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2

In the beginning, there was no difference between a dot and a pixel - the two terms were interchangeable. That's why you still encounter the term DPI in contexts where they're clearly referring to PPI. Even on a CRT where it was clear that a single pixel lit up a varying amount of phosphor dots, nobody bothered to draw the distinction. As technology ...


1

Some units are very precisely defined. Others much less. And you'll learn that some can have very different definitions depending on context or whoever you're talking to. Supposedly, a pixel (picture element) is the smallest addressable unit on a screen. So your screen may have 1920 x 1080 pixels ("full HD"), with each pixel being able to have a ...


3

"Dot pitch," when used as a term of art¹ related to CRT monitors, is the pitch of (i.e., distance between) the holes in the shadow mask. It has no relation to the pixels as displayed by the computer's graphics system (or the resolution of any other video source). Think of it as a grid of dots overlaid on top of the pixels generated by the computer. ...


14

(It's clear now that a simple answer to this question doesn't exist. Our language simply isn't precise enough. I like the two other answers, but would still like to give an answer seen more from the viewpoint of a graphic designer.) A pixel is simply the smallest unit of an image. An image file is a collection of pixels. Nothing more than colored squares in ...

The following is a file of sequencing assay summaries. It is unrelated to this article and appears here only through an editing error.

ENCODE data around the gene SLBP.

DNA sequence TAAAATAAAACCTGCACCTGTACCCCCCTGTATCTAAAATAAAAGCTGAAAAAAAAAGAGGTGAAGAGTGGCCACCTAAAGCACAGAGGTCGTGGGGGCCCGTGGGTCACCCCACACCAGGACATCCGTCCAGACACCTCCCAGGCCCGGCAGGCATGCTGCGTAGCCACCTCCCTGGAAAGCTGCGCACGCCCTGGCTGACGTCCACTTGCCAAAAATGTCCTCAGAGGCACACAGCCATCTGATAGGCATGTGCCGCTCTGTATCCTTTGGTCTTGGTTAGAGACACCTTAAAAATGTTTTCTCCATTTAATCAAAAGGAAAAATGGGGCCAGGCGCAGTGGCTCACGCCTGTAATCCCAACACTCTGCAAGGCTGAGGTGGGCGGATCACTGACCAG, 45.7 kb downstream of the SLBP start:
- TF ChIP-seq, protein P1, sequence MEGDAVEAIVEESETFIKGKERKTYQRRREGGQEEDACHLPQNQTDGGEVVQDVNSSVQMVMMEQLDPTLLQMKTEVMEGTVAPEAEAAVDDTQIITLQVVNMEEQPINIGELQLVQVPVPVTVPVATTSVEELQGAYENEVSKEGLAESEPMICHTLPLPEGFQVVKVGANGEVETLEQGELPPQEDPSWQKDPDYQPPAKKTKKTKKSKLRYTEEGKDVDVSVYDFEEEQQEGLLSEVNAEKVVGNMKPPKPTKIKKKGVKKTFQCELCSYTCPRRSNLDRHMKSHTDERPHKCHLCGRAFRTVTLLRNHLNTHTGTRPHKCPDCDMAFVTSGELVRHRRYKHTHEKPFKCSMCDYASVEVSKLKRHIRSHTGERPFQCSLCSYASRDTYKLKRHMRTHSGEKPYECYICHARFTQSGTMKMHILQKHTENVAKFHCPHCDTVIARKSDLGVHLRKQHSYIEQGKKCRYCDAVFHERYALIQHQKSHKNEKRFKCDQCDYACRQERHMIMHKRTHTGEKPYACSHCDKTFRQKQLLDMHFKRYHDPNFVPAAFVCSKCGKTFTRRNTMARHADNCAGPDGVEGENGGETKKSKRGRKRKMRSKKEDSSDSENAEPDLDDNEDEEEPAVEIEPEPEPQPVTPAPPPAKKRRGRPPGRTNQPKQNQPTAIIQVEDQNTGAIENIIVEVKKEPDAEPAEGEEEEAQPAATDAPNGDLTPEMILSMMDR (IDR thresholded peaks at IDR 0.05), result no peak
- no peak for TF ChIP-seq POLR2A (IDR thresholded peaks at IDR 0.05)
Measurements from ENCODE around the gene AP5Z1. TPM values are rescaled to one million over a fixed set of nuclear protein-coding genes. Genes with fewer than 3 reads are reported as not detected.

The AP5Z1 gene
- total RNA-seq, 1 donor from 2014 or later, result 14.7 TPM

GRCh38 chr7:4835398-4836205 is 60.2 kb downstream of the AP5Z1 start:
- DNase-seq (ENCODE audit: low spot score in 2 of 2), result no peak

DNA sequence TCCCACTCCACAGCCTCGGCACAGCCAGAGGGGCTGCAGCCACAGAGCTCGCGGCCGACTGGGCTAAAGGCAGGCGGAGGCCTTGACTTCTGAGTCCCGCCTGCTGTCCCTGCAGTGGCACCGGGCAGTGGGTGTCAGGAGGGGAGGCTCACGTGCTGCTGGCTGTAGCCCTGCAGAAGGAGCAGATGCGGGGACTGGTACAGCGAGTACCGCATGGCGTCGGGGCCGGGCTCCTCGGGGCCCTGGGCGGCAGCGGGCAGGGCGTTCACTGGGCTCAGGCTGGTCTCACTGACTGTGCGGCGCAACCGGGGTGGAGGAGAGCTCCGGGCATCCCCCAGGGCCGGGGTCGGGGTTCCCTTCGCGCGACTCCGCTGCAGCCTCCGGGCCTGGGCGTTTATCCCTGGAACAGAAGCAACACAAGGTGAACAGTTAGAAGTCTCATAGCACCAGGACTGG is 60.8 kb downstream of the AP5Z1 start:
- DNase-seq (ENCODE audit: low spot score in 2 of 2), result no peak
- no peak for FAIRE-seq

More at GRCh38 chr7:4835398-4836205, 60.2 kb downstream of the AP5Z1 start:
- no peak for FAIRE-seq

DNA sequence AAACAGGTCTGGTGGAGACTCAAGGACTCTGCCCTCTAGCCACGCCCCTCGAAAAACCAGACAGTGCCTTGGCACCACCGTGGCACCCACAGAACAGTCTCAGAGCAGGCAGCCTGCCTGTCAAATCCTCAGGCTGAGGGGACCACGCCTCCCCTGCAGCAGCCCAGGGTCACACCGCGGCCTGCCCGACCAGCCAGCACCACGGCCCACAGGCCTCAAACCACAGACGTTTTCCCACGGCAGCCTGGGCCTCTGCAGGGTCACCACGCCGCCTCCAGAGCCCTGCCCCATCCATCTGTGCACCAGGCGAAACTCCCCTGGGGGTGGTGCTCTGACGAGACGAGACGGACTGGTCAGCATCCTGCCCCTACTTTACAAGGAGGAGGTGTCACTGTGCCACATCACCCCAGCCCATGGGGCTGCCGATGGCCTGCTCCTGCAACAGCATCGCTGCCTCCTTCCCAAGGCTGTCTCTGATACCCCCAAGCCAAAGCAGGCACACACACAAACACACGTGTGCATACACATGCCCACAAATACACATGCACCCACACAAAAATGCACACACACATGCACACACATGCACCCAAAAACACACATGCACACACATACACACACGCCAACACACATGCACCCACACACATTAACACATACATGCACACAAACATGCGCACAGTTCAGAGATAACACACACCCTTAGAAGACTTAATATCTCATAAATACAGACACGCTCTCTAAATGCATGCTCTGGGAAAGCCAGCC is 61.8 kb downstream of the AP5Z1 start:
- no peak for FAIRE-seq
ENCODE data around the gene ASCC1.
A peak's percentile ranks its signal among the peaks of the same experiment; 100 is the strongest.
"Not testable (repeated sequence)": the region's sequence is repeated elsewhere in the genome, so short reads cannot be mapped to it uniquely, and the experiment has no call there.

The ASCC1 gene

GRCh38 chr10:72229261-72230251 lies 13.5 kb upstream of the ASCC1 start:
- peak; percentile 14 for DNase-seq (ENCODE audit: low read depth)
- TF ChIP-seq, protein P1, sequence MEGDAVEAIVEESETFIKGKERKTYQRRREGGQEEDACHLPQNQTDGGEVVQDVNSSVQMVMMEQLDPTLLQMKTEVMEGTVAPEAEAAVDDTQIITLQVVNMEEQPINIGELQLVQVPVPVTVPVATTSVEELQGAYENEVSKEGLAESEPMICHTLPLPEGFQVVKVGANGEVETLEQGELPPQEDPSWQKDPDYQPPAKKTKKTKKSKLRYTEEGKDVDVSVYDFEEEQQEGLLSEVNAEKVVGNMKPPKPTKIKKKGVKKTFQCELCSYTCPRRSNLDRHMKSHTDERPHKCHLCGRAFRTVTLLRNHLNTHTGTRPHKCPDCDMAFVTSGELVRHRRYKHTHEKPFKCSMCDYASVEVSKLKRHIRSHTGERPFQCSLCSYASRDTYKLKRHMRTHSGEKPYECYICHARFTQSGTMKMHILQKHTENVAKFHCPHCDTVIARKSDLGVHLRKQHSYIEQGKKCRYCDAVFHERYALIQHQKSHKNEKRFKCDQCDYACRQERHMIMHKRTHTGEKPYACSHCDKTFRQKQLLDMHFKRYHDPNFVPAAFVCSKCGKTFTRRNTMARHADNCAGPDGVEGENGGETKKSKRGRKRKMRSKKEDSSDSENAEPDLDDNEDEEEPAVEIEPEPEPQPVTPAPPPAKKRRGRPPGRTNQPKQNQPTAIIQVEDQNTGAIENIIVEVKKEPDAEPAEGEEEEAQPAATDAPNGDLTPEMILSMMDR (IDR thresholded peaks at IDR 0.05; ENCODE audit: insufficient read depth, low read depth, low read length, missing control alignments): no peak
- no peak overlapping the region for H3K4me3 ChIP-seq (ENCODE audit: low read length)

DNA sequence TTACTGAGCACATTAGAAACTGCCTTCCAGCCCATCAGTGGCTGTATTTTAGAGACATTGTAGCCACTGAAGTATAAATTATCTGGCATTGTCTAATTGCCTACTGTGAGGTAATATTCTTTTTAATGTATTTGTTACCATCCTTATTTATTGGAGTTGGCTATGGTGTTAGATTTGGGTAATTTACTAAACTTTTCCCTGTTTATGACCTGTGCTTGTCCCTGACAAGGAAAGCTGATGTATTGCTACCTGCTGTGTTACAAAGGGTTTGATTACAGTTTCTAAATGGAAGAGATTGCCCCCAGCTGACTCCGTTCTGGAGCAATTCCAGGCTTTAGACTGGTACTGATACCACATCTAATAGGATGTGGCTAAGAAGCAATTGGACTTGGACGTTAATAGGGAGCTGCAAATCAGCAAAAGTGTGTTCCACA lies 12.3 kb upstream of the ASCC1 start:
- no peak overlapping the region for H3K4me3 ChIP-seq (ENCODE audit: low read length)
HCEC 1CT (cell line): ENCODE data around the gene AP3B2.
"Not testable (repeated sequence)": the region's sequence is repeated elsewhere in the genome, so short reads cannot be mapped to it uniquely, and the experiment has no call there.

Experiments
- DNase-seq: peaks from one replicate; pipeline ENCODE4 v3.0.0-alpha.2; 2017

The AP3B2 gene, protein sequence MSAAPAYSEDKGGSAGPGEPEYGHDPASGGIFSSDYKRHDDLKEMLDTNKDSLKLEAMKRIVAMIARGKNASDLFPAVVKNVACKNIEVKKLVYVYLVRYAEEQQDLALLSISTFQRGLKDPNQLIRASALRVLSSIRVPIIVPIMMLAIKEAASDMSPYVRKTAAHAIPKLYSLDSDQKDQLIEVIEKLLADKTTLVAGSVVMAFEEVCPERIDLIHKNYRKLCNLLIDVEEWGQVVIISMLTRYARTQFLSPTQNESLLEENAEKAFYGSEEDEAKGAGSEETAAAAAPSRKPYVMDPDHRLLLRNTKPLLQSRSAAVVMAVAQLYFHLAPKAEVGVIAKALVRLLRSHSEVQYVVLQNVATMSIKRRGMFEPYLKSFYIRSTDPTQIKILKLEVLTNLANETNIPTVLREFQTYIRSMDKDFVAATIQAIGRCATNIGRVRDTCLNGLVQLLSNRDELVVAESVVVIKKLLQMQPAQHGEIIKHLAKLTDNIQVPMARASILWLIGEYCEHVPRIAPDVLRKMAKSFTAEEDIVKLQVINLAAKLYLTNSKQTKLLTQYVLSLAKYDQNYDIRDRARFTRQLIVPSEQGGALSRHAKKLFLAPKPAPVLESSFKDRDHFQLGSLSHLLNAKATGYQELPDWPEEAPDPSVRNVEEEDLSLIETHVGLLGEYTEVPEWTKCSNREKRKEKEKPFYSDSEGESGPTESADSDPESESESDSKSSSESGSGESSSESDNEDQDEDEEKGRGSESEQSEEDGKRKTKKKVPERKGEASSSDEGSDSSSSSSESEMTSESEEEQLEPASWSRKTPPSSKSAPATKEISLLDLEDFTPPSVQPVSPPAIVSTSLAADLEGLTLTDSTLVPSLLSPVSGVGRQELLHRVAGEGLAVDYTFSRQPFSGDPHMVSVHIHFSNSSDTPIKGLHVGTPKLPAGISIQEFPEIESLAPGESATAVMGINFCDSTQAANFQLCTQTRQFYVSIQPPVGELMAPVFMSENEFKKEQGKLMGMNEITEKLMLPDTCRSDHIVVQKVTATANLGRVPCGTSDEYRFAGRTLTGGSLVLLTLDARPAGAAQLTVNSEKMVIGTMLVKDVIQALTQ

6

This is more like a long comment than a answer. The reason why you fail to get this is simply you have no need for this information. The only way you can ever understand this is if you care about the actual technical implementation details of the underlying system. In this case a printer and a screen. Since you most likely live in a all digital world you ...


16

In simple, rudimentary, terms... A dot is the smallest possible spot of ink on paper. A pixel is the smallest possible spot of light on a screen. Dots are never on a screen and pixels are never on paper. This does not cover how pixels are made. Nor does it cover how ink is made. If you care about construction of either, then a rudimentary explanation is ...


1

you have to disable Show Pixels on Zoom


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